100,1,1924 summer olympics,1,1936,1,1949,1,2012 olympics,1,2014 aff suzuki cup,1,2016 olympic basketball,2,2019 fiba world cup,2,adobo,1,adolf,1,aff suzuki cup teams,1,afghanistan,1,aguilas,1,ai art,1,al-andalus,4,alan nacorda,1,albinism,1,alcohol,1,alcoholic,1,alejo santos,1,alibata,1,altered timeline,20,alternate history,34,althistory,22,american,2,ancestry,2,ancient filipino,1,andres bonifacio,2,andres bonifacio family tree,1,andres bonifacio genealogy,1,andres novales,1,ang pasko ay sumapit,1,antonio luna,3,articles,1,artificial intelligence,1,artista,4,artistas,3,asian,1,asian games,1,asians,1,ask me,6,athletes,1,automobiles,1,azkals,8,aztecas,1,bacolod city arena,1,balangiga,1,barato sa unang panahon,1,barcelona,1,basketball,11,bayanihan,1,baybayin,1,beauty,1,bells,1,benjie paras family tree,1,berlin,1,beverage,1,biases,1,bill hoyt,1,billy ray bates,1,biopic,1,bisaya,1,black and white,2,black superman,1,bombs,1,border,1,boyfriend-girlfriend,1,brain drain,2,Brazil,1,british,1,british empire,1,brown,1,burger,1,butterfly effect,20,calvin abueva,1,calvin abueva family tree,1,calvin abueva genealogy,1,calvin sweeney,1,campaign ads,1,canonigo family,3,canonigo family history,2,canonigo family tree,4,canonigo genealogy,4,canonigo surname,2,carcar,1,cartago delenda est,1,carthage,1,carthagiensis victoriae,1,cartographic history,1,cat meat,1,catfish,1,ceboom,1,cebu,11,cebu arenas,1,cebu brt system,1,Cebu cinema,1,cebu city,9,cebu coliseum,1,cebu developments,1,cebu hauntings,2,cebu heritage,7,cebu history,32,cebu masterplan,1,cebu megadome,2,cebu mrt system,1,cebu railways,1,cebu shopping malls,3,cebu sports facilities,1,cebu stadiums,1,cebu streets,1,Cebu theaters,1,cebu tourism,1,cebuano,3,cebuano spy,1,cebuano television show,1,celebrity gossip,2,characters,1,chika minute,1,china,2,chinese,4,chinese ancestors,2,chiong veloso family,1,chismis,1,christianity,2,christmas,2,christmas carols,1,christmas in the philippines,3,chronicles,4,Civil War,2,claudio,1,coke go for goal,1,colon obelisk,1,colon street,1,colorized old photographs,3,comic book,2,comic books,1,comics,1,comparison,1,conrado tudtud,1,controversy,1,corrupt politicians,5,costliest typhoons,2,covid-19,1,cuisine,5,culinary trip,2,cultural,1,cultural cringe,1,culture,1,curse,1,dall e,1,dancing sun,1,dante guidetti,1,darna,2,darna ajaib,1,darth vader family tree,1,davao basketball arena,1,davao sports venue,1,david nepomuceno,1,deadliest firecrackers,1,deadliest typhoons,2,december,1,december 7 1941,1,delenda est,1,department stores,1,developments,1,disaster relief,1,disinformation,1,disputed islands,1,dna test,1,dongmakgol,1,drinking culture,1,dutch,1,dynamites,1,dynasty,1,eddie gil,1,election,4,election ads,2,election campaign,4,electioneering,5,elections,6,eleksyon 2016,1,eleksyon 49,1,elena jurado,1,elena jurado ancestors,1,elena jurado family tree,1,elena jurado genealogy,1,elpidio,1,emperor novales,1,enrique of malacca,1,entertainment,2,epal,2,epalism,2,exotic cuisine,1,expatriates,1,fake facebook profiles,1,fake profiles,1,family history,2,family tree,6,famous relatives,1,fashion,1,fear,1,fear factor,1,fears,1,feature,14,featured,6,fernando poe jr,1,fiba olympic qualifying tournament,2,fiba world championship,5,fiba world cup,4,fifa world cup,1,fighter wine,1,filipino,5,Filipino architecture,2,filipino celebrities,1,filipino comics,1,filipino culture,2,filipino diaspora,1,filipino films,1,filipino mall culture,1,filipino nationalism,1,filipino spanish,1,filipino-american,1,filipino-american war,7,filipino-indonesian family,1,filipinos,3,films,3,finding their roots,18,firecrackers,1,fireworks,1,first asian actor in hollywood,1,first touch soccer,2,first touch soccer kits,1,food,7,food trip,3,football,5,football history,6,football league structure,2,football legends,2,football tournament,2,foreign relations,3,foreigners,1,fpj,1,france,1,FTS kits,3,fts15,3,fts15 kits,4,future,1,gabe norwood,1,gabe norwood family tree,1,gabe norwood genealogy,1,gabriel daniel norwood,1,game shows,1,gangnam style,1,gastronomy,4,gaudencio bueno,1,genealogy,8,genie,1,genie of the lamp,1,germans,1,germany,4,gilas,1,gilas pilipinas,11,globalization,1,God Save the Queen,1,goliat,1,gomburza,1,good friday,1,good old days,1,goodbye philippines,1,gossips,3,grandfather paradox,3,Guerrillas,1,guest blogging,3,guest post,3,halalan 2016,1,hamburger,1,han,1,han solo family tree,1,Harry Turtledove,2,hawaii,1,headline,13,henry the black,1,hero,2,hero obsession,1,higugmaa ang dios,1,hilario moncado,1,hipodromo,1,hippodrome,1,hispania,4,historical films,2,historical leaders,2,history,47,history of cebuano language,1,hitler,1,holy week,1,hymns,1,identity thieves,1,imperial manila,1,import,1,independence day,1,indonesian darna,1,indonesian family history,1,indonesian family tree,1,infographics,1,inuman,1,invasion,2,iron sky,1,ispageti,1,italian,1,italians,1,jai alai building,1,jai alai in cebu,1,japan,1,japanese,4,japanese bazaars,1,jeepney,1,jersey,1,jersey number,1,jersey numbers,1,jerseys,1,jesus,1,jim olmedo alapag,1,jimmy alapag,1,jimmy alapag family tree,1,jimmy alapag genealogy,1,jorgensen,2,jose rizal,6,jose rizal family tree,3,jose rizal genealogy,3,jose rizal girlfriends,2,josephine bracken,1,julian daan,1,kahadloki ang dios,1,kalayaan,1,kansas history,1,karaang sugbu,18,karen,1,kasadya ning taknaa,1,killing adolf hitler,1,kingdom of humanity,1,kjc king dome,1,kobe paras family tree,1,komics,1,kontrabida,1,korean,4,korean war,2,koreans,3,koreans in the philippines,1,krag,2,kris,2,language,2,lapulapu,2,learning spanish,1,lebron james ancestors,1,lebron james family history,1,lebron james family tree,1,lebron james genealogy,1,lebrons real father,1,leia organa family tree,1,lito lapid,1,litratista,1,living in cebu,2,london olympics,1,london riots,1,long distance relationships,1,long lost family,4,los extranjeros,1,los tiradores de la muerte,1,lost ancestors,2,lost landmarks,8,louisiana,1,love on the internet,2,luke skywalker family tree,1,luzon lumber,1,mabolo golden era,1,machine learning,1,mactan,1,maharlika pilipinas basketball league,1,malacañang,3,malaysia,1,malditas,2,mall of asia arena,2,malls,1,mampor,1,manila,2,manila men,1,manila xi,1,maniniyot,1,mariano vestil,1,marie josephine leopoldine bracken,1,marites,1,mars ravelo,1,mass hysteria,1,massacre,1,max joseph,1,mba,1,medicinal wines,1,medieval christianity,1,megadome project,1,merdeka,1,mes que un club,1,metro cebu,5,metropolitan basketball association,1,mexicans,1,mexico,1,micronations,1,midjourney,1,military food,1,military ration,1,minda mora,1,mindanao,1,ming dynasty,1,missouri history,1,moa arena,1,money,1,Morac-Songhreti-Meads,1,moro,2,mortal kombat,1,movies,3,mtv,1,mugen philippines,1,mugen pilipinas,1,murang bilihin noon,1,muslim,2,national anthems,2,national basketball association,1,national dish,1,natural disasters,1,nazi,1,Nazi victory,2,NBA,3,negros basketball arena,1,netherlands,1,netherlands east indies,1,nev schulman,1,news misreporting,1,nightmare,1,nippon bazar,1,no hablo espanol,1,north korea,1,nuisance candidates,1,occupied Japan,1,ofw,2,old cebu,25,old documentaries,1,old films,1,old parks of cebu,1,old photographs,3,old plazas of cebu,1,Olympic Games,2,olympic gold medals,1,olympics,2,one hundred,1,online relationships,1,operation,1,overseas filipino workers,2,paduka pahala,1,pagkaing pinoy,1,pandemic,1,pangasinan,1,paputok,1,paracel,1,parallel worlds,3,paras family tree,1,paras genealogy,1,pascual racuyal,1,pasko sa sugbu,1,pasta,1,pastor apollo quiboloy,1,paul john dalistan,1,paul lee,1,paul lee family tree,1,paul lee genealogy,1,paulino alcantara,1,pba,5,pba dleague,1,PBA home away format,2,pba players,4,pbl,1,pcbl,1,pearl harbor,1,peftok,1,penitence,1,penitencial practices,1,perrelos,1,personal,2,pesos,1,Philippine architecture,2,philippine arena,3,Philippine basketball,2,philippine basketball association,8,philippine basketball team,8,philippine cinema,2,philippine election,2,philippine expeditionary force,1,philippine football team,10,philippine history,24,philippine movies,6,philippine politics,5,philippine sports stadium,1,philippine television,1,philippine-american war,4,philippines,25,philippines football league,6,philippines in the olympics,2,philippines-china relations,2,phobia,1,phobias,1,pilate,1,pinoy food,3,pinoys,1,point of divergence,11,political,4,political corruption,6,politics,6,pontius,1,pop culture,3,Portugal,1,portuguese,1,prejudices,2,presidentiables,2,presidential,2,presidential election 2016,2,presidents,4,princess,1,private,1,public transportation,1,pulutan,1,punic wars,1,quirino,1,race relations,2,racism,3,Red Legs,1,religion,1,republic of cebu,1,Republic of Koneuwe,1,rizals chinese ancestors,1,Robert Silverberg,1,robinsons galleria cebu,2,Roma Eterna,1,Roman Empire,1,rome,2,royal ancestors,1,rumors,2,russia,1,sabah,1,samahang basketbol ng pilipinas,2,scarborough shoal,2,scripts,1,sea games,1,seaside city arena,1,segunda katigbak ancestors,1,segunda katigbak descendants,1,seven years war,1,shoutout culture,1,showbiz,1,si goot da wanderpol,1,sick man of asia,1,sidekicks,1,silmido,1,sioktong,1,siomai,1,siomai sa tisa,1,siopao,1,skin color,1,skin tone,1,skin whitening,1,sm arena cebu,1,sm city cebu,1,sm malls,1,sm seaside city,4,sm seaside city arena,2,smart gilas,6,soccer,2,social commentary,2,south korea,1,southeast asian games,1,Soviet invasion of Japan,1,spaghetti,1,spain,6,spanish filipino,1,spanish flu,1,spanish in the philippines,1,spanish language,1,spanish-american war,1,speaking spanish,1,sports,4,sports uniform,1,spratly islands,2,spratly islands dispute,2,st malo,1,stable diffusion,1,star wars family tree,1,Star-Spangled Banner,1,Stephen Curry family tree,1,Stephen Curry genealogy,1,stereotypes,2,street fighter,1,street food,2,sulu sultanate,1,summer,1,superheroes,3,superheroine,1,superpowers,2,supporting actors,1,taegukgi,1,taisho bazar,1,team pilipinas,1,teban,1,telenovela,4,teleserye,4,television,4,television programs,6,television shows,6,territorial dispute,3,The Guns of the South,1,things to do,1,three wishes,1,time travel,2,tomas,1,tomas claudio,1,tourist attractions,1,tourist destinations,1,Trans-Mississippi,1,tv personalities,1,typhoon bopha,1,typhoon haiyan,1,typhoon odette,1,typhoon pablo,1,typhoon rai,1,typhoon yolanda,1,typhoons,2,uk,1,United football league,2,united kingdom,1,united states,4,urban legends,6,urduja,1,us civil war,3,usa,1,valentin santos,1,vehicles,1,vicente rubi,1,video,3,video game,4,video game characters,1,video games,6,villains,1,vino kulafu,1,voc,1,war,8,war in film,1,war movies,1,war on terror,1,warrior princess,1,watusi,1,white,1,white man's burden,1,who do you think you are,9,william grayson,1,willie revillame,1,willing willie,1,wish list,1,women,2,wonder woman,1,world basketball championship,3,world domination,1,world war 2,5,world war one,2,writings,1,written language,1,written scripts,1,ww2,2,wwi,1,wwII,2,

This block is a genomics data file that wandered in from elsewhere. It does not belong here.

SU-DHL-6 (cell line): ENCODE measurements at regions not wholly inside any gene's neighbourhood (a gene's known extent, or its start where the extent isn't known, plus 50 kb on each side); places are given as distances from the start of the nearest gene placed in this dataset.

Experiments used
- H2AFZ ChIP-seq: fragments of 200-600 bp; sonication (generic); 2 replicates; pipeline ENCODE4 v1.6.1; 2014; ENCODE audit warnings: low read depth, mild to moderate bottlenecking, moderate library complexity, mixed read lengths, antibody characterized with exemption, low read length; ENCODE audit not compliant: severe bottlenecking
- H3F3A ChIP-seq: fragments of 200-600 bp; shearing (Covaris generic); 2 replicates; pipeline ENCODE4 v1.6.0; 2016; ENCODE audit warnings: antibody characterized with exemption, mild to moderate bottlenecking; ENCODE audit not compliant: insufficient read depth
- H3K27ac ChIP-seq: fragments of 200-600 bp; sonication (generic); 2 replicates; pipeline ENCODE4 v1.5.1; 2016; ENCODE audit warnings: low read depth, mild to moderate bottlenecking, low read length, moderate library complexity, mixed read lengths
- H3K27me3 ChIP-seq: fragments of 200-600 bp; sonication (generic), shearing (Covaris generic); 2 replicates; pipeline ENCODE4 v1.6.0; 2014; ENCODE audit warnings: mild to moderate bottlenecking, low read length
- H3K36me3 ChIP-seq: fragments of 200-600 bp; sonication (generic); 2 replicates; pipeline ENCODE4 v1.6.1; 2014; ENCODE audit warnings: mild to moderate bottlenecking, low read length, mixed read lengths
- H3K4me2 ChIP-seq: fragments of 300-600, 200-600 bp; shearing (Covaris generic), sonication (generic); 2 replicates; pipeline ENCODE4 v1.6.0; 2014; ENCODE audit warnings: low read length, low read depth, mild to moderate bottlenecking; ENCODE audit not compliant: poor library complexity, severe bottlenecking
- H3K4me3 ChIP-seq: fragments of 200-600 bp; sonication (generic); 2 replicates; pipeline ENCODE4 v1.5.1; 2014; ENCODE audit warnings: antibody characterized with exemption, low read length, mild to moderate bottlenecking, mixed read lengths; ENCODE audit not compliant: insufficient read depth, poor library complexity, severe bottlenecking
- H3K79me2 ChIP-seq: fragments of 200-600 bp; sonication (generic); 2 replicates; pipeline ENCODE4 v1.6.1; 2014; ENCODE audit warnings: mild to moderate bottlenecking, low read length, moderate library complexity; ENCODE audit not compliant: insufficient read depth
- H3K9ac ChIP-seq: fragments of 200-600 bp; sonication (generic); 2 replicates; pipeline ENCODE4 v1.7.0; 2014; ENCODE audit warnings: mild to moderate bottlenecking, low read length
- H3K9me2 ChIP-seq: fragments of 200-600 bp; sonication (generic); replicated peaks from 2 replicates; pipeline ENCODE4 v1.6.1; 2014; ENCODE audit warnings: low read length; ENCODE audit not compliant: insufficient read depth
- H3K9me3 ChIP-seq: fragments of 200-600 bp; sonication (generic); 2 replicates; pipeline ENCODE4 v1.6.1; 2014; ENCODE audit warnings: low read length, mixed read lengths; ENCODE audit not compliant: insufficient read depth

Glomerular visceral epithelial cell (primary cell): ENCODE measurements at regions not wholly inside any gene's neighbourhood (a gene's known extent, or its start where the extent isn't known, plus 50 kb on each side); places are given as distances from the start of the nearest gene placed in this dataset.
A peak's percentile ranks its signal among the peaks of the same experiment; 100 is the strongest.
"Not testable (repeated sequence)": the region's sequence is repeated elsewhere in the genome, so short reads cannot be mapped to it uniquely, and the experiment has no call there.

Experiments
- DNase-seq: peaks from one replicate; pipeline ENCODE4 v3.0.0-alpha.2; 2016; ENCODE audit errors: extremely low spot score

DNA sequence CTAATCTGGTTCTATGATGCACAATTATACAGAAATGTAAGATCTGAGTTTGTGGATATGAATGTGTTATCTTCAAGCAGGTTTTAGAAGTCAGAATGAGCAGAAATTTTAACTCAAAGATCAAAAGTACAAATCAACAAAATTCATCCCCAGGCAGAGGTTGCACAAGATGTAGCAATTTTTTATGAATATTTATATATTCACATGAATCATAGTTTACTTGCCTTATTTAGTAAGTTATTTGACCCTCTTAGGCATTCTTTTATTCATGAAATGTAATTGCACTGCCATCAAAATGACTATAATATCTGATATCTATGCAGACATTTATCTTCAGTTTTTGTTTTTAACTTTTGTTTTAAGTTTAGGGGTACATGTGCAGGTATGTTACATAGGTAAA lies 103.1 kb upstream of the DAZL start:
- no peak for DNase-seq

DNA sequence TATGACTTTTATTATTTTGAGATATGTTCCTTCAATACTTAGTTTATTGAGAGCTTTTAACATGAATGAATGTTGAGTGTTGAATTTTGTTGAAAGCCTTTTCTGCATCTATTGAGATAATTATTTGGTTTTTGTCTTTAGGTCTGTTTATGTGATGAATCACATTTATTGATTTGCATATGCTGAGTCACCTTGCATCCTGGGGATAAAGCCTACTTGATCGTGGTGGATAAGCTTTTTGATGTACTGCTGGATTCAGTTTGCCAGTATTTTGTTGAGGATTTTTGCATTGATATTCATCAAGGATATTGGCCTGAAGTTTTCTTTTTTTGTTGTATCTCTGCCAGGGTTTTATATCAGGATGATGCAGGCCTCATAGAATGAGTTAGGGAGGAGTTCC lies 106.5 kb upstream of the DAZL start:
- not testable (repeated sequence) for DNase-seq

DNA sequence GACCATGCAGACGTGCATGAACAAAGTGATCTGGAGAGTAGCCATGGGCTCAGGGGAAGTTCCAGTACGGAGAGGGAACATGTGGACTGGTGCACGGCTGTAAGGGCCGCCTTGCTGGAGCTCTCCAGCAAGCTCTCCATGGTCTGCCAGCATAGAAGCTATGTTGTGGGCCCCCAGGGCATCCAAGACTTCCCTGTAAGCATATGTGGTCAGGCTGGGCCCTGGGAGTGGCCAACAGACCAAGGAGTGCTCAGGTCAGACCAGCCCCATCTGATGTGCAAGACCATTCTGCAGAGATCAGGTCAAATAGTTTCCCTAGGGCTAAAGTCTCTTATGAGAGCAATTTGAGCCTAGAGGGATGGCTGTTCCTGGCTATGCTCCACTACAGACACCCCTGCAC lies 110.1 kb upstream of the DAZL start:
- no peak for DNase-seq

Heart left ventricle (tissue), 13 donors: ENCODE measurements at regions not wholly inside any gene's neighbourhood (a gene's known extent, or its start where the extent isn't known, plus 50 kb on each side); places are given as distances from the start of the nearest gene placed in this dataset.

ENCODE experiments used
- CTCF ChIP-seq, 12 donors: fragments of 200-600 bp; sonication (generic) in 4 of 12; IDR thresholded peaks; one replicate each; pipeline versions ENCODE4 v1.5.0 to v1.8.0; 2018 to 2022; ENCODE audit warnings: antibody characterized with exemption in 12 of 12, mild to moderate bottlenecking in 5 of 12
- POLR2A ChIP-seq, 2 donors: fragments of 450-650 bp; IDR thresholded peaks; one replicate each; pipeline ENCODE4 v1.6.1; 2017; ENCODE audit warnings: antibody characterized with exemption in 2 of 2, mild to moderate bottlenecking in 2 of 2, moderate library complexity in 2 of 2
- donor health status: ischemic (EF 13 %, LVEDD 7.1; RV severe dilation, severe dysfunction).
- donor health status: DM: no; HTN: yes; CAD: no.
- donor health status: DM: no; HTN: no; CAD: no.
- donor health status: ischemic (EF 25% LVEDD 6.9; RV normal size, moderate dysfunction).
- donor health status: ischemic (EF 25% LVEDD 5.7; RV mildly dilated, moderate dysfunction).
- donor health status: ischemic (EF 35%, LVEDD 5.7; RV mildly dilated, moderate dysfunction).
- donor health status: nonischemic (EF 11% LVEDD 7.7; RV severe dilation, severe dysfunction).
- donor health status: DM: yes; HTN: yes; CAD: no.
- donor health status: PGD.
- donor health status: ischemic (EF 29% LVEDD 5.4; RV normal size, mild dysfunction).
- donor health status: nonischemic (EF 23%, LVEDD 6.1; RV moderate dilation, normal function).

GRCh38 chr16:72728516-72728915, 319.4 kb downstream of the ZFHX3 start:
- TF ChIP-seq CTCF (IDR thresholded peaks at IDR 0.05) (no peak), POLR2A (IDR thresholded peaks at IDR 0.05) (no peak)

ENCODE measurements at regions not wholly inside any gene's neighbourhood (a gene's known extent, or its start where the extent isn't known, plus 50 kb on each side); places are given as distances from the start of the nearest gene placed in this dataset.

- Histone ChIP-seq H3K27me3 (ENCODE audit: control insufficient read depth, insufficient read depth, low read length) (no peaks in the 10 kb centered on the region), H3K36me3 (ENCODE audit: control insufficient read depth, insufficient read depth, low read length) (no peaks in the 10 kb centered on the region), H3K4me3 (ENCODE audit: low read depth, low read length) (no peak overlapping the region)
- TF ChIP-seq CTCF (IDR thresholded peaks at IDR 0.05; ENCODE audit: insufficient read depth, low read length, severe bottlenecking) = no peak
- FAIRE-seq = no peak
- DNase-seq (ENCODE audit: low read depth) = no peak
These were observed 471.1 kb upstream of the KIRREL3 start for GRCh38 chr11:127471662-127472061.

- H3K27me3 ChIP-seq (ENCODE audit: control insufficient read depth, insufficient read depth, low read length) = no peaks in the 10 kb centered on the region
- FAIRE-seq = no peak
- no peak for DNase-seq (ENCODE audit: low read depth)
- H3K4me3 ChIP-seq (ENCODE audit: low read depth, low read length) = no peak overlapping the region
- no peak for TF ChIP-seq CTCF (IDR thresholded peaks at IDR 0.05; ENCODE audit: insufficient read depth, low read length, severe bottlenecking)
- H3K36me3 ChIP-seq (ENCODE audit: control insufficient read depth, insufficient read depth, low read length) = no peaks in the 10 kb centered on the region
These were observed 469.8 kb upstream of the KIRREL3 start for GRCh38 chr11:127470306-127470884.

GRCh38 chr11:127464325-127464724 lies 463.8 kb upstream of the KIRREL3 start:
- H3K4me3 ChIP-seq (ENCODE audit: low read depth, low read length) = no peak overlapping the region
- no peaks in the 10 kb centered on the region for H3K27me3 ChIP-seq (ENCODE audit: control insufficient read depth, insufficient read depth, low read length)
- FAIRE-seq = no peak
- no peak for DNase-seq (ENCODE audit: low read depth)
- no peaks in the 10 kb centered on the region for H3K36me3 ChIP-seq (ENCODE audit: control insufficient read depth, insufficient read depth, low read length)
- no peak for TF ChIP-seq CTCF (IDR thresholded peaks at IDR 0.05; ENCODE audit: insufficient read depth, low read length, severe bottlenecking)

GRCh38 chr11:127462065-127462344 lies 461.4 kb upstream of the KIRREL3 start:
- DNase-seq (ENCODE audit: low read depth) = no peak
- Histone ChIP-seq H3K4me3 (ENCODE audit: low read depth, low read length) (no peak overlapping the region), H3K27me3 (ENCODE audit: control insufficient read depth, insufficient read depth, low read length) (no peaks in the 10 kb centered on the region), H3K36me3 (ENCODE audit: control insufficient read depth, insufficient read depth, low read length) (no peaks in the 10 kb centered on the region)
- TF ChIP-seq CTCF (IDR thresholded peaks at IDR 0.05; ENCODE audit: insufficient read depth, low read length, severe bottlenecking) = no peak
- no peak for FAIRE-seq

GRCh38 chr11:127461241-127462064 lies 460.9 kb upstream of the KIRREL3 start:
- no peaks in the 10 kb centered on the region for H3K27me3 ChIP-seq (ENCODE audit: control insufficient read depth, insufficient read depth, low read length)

Istoryadista | History Blog | Cebu Blogger: Were Things Really Cheap Back in the "Good Old Days"?